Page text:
A SCHOOL for vulnerable boys has defended its decision to retain a staff member who was convicted of harassment.

Parents contacted the Oxford Mail with concerns after Gregory Hale was allowed back to work at Northfield School in Oxford, despite being fined and subjected to a restraining order by magistrates.

A Mr G Hale is still listed on the school's website as a pastoral support worker, although Oxfordshire County Council said he is 'not currently working with children.'

The special school in Blackbird Leys, which teaches boys with social, emotional and mental health needs, was rated 'inadequate' by Ofsted last year.

Parents said Mr Hale was not in school for several weeks but then their children reported seeing him back.

One, who asked to remain anonymous, said people are 'up in arms' that he has been allowed back.

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The parent added: "It's a failing school for vulnerable boys - it's in special measures - and now they've got a convicted criminal working there.

"Regardless of our belief in second chances, everybody is shocked that he has come back.

"They are bright kids and they know exactly what has happened. They saw him in the paper - it's not a private thing now."

Parents had heard rumblings about the conviction then saw it confirmed in the Oxford Mail's Scales of Justice section last month, rounding up cases from the magistrates' courts.

The information, taken from court documents, stated: "Gregory Hale, 45, of Evenlode, Banbury, was convicted of harassment without violence between August 28 and November 9 in Oxford.

"He was made subject to a restraining order against his victim and must pay a fine of £450, a victim surcharge of £45 and court costs of £775."

A county council spokesman said: "We understand parents’ concerns about this matter.

"We would like to reassure them that there was a formal investigation and the member of staff is not considered to be a risk to children.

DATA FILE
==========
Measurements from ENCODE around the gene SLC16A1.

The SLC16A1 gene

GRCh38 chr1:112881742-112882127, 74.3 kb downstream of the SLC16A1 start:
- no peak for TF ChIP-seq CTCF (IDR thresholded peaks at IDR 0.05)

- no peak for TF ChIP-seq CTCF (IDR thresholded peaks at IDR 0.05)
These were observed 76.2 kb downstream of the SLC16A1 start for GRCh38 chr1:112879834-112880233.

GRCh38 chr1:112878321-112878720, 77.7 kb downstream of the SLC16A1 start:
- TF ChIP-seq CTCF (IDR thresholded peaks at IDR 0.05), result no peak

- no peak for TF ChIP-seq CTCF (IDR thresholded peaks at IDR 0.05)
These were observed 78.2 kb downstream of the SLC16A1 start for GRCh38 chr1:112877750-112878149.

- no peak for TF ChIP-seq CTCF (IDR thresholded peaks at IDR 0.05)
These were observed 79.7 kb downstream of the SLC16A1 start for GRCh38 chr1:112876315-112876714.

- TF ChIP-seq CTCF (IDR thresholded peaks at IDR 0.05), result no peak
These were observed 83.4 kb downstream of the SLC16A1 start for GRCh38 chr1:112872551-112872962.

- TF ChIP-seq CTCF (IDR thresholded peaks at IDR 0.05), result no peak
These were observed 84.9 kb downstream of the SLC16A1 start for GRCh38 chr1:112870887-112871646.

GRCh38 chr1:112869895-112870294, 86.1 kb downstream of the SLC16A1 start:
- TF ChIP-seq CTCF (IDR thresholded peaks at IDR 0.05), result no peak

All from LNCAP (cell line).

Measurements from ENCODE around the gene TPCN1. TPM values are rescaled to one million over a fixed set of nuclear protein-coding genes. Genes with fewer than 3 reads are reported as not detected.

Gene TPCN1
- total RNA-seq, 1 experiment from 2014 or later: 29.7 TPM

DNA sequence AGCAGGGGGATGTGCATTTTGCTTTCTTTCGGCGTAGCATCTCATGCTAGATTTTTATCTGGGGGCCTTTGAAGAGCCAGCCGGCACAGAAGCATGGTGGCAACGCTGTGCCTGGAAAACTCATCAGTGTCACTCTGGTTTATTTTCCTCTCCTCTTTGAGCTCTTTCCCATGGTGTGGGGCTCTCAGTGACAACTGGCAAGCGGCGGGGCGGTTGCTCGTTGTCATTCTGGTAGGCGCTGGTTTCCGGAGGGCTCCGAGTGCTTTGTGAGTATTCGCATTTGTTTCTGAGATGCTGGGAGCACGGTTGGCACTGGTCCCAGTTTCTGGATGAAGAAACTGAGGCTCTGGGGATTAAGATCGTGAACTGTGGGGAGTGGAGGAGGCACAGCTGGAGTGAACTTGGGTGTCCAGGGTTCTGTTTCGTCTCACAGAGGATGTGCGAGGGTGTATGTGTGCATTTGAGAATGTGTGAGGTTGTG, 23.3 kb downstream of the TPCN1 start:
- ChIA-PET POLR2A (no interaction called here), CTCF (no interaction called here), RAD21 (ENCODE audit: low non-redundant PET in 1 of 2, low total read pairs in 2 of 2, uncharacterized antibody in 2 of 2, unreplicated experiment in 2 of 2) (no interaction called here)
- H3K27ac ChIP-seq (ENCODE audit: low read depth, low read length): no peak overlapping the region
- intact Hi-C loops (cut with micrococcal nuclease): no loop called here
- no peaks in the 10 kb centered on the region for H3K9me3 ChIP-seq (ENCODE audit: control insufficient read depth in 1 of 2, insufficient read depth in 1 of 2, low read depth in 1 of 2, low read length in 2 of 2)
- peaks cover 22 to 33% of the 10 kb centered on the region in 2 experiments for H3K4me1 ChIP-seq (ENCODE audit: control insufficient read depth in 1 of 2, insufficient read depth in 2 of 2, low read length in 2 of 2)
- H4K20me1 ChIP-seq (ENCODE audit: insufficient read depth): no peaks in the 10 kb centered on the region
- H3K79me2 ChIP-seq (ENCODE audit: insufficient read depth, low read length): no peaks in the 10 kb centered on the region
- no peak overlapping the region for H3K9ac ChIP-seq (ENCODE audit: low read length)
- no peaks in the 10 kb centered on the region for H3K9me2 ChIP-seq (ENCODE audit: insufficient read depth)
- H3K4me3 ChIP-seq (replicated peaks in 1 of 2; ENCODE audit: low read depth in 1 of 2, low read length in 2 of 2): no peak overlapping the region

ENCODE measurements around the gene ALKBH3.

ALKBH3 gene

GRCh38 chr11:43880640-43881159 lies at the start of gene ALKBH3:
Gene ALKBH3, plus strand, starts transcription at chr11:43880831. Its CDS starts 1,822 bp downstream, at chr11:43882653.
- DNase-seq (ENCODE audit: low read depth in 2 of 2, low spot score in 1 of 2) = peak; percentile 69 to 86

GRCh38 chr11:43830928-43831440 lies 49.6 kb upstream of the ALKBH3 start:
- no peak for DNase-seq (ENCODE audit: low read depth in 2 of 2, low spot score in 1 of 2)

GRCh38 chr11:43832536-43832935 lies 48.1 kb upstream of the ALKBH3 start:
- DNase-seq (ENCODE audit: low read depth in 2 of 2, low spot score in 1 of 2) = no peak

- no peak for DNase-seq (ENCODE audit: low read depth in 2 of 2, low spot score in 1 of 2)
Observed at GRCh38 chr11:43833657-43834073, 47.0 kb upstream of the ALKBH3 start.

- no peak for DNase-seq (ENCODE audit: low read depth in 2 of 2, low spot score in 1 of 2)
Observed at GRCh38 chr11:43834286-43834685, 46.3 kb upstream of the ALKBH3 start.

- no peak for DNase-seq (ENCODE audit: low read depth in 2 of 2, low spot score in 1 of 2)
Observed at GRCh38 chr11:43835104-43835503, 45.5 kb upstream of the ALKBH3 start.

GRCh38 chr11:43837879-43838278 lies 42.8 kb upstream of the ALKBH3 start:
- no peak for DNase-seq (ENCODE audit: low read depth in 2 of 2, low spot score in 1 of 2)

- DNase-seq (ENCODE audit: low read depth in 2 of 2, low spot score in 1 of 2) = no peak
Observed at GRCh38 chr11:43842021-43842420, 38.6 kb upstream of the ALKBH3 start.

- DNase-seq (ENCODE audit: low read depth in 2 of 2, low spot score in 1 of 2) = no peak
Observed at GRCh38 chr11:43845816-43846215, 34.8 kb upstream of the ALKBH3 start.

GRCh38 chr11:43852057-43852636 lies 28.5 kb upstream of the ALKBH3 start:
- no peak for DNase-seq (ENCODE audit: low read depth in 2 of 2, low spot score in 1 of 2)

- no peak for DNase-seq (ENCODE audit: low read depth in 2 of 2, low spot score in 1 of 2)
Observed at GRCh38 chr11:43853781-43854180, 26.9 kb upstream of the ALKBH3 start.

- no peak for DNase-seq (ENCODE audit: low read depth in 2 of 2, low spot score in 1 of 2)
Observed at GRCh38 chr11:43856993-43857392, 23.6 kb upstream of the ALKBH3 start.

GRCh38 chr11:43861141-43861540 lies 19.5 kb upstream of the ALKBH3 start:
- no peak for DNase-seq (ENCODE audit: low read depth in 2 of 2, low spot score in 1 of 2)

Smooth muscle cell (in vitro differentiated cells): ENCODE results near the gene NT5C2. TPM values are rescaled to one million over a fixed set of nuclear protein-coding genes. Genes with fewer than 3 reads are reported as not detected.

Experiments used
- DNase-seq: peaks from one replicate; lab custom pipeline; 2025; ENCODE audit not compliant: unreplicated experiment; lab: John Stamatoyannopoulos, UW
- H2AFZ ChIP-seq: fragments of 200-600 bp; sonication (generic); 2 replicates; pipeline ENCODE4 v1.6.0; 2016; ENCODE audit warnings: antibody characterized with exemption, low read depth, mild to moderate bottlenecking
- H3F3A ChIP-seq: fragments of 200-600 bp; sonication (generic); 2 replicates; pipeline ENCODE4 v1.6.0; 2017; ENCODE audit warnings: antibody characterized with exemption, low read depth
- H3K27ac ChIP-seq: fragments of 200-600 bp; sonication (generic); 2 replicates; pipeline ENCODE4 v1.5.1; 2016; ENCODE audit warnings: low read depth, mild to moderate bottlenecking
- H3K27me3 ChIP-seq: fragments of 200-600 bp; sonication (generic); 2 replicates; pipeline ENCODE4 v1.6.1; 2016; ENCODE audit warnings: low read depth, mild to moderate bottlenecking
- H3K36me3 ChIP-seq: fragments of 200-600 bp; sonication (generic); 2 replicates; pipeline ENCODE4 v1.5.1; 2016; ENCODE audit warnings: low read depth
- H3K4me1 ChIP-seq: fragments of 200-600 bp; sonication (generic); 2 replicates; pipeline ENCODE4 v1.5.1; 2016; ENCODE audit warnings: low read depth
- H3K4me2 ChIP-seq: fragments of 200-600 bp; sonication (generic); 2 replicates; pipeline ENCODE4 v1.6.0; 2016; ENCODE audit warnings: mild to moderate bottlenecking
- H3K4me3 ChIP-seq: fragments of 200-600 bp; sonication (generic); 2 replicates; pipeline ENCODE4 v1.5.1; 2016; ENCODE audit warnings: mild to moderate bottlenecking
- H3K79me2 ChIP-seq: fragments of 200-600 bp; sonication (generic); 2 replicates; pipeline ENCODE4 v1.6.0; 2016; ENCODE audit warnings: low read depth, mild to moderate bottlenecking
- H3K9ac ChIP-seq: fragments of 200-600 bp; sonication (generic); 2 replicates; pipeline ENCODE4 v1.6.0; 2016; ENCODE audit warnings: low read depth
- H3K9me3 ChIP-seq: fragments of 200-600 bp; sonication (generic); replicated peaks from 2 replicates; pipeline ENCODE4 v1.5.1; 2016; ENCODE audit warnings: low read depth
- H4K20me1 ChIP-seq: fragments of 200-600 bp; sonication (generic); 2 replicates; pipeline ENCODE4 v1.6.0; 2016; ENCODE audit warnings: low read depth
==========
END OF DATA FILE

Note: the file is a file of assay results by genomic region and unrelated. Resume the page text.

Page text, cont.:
"The investigation was overseen by the county council officer responsible for ensuring that staff are safe to work with children.

"Following HR advice, the member of staff has returned to work and is not currently working with children."

Mr Hale was approached for comment.

The school teaches boys aged 10-18, and had 69 on roll during its last Ofsted visit.

It was rated 'inadequate' in all areas in November and placed in special measures, and safeguarding was among concerns, inspectors raised.

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The report said safer recruitment procedures had not been followed and its complaints policy had 'lapsed' since it was due for review in 2017.

The school will be forced to convert into an academy due to the inadequate judgement, and The Gallery Trust is looking to take it over.

Leaders have been driving improvements since going into special measures, with support from Oxfordshire County Council and the trust, although it has not yet been given a new rating.

The latest check-up inspection by Ofsted in March concluded: "Important steps have been taken to strengthen safeguarding practice and culture.

"Training has been prioritised for staff, including about the matters contained in ‘Keeping Children Safe in Education 2018.'"